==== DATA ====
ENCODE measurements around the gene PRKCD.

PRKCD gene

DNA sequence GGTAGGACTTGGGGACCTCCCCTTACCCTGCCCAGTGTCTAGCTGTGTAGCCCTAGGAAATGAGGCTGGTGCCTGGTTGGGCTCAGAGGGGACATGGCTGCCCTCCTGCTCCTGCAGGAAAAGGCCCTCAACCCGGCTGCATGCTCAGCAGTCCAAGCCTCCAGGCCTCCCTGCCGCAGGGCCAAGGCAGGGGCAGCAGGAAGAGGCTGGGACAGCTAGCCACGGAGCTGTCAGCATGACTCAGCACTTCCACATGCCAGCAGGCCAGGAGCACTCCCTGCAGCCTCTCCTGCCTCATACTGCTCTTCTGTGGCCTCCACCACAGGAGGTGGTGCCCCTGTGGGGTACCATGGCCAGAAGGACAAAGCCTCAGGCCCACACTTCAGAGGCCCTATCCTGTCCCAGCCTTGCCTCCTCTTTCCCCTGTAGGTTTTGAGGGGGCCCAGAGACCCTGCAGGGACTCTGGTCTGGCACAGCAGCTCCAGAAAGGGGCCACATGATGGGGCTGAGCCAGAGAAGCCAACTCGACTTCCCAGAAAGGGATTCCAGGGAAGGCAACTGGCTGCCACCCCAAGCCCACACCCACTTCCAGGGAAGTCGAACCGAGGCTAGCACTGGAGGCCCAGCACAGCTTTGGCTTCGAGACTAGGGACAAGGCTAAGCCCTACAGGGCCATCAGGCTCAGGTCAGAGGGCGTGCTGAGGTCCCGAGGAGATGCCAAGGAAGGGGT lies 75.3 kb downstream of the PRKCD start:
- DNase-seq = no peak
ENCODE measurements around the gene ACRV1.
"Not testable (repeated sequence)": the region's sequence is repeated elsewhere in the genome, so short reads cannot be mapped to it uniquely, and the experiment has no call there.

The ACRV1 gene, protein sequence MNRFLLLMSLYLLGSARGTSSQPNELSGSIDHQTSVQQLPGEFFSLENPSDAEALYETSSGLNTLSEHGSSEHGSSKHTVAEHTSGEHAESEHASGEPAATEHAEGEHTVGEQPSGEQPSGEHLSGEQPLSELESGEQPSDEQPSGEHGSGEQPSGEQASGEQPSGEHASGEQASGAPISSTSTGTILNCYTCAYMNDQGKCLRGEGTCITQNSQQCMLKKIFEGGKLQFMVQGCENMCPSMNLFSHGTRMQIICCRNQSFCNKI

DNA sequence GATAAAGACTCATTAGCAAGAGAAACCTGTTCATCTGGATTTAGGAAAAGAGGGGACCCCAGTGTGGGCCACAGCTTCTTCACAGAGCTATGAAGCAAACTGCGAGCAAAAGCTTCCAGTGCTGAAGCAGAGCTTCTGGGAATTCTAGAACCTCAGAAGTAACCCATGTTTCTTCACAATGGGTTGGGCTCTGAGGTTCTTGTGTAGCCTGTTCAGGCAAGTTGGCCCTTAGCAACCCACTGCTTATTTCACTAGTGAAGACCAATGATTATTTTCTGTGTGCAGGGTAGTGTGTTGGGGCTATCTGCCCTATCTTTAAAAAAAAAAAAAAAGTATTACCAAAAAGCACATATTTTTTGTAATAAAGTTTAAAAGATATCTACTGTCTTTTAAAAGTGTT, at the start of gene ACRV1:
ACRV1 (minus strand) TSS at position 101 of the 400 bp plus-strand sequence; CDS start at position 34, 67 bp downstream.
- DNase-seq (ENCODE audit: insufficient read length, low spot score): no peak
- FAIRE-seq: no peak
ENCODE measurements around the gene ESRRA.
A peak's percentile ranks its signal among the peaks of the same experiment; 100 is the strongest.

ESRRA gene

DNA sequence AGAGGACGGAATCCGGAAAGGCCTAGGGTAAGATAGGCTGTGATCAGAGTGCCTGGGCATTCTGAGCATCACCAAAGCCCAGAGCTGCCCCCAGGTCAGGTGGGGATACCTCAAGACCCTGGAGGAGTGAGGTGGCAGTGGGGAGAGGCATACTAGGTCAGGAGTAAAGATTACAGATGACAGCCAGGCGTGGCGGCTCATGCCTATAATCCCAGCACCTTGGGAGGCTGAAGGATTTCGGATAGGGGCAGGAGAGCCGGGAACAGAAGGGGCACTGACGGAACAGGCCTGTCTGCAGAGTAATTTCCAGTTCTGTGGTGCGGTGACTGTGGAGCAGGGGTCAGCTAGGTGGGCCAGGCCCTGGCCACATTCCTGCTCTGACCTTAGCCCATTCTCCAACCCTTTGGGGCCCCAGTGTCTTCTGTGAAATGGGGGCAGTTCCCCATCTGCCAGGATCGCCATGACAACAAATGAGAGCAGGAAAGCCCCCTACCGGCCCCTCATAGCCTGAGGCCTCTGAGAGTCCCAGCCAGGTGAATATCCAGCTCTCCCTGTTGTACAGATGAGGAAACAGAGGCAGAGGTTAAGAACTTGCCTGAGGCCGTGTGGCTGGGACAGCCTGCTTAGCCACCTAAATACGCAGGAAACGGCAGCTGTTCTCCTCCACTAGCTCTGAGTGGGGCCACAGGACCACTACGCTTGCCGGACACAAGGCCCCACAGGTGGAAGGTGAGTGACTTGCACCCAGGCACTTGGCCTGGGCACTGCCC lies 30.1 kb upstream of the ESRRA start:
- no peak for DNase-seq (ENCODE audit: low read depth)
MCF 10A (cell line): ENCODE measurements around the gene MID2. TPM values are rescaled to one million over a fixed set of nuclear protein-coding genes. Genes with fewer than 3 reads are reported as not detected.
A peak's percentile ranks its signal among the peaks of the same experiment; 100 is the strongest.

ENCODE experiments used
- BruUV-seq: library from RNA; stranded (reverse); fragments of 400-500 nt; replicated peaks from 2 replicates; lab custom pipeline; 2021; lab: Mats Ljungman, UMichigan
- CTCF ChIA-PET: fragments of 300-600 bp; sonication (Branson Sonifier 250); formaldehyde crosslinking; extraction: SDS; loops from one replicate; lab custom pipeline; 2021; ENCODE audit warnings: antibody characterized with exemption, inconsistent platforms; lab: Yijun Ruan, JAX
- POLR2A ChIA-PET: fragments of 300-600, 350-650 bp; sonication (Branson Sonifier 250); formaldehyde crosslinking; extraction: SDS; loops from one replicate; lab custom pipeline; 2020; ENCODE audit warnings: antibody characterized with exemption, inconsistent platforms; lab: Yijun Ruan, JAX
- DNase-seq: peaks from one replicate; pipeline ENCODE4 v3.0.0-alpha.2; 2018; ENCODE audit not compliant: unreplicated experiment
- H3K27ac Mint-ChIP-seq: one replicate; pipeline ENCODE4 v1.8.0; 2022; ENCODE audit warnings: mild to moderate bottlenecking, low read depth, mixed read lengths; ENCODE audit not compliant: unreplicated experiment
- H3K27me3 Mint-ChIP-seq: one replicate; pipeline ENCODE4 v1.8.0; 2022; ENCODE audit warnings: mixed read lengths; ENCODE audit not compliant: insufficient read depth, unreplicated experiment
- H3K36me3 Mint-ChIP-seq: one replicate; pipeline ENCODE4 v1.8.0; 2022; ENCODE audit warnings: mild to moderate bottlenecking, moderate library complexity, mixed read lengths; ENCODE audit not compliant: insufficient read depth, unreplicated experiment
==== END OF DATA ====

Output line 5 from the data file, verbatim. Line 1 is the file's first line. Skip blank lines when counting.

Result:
ENCODE measurements around the gene ACRV1.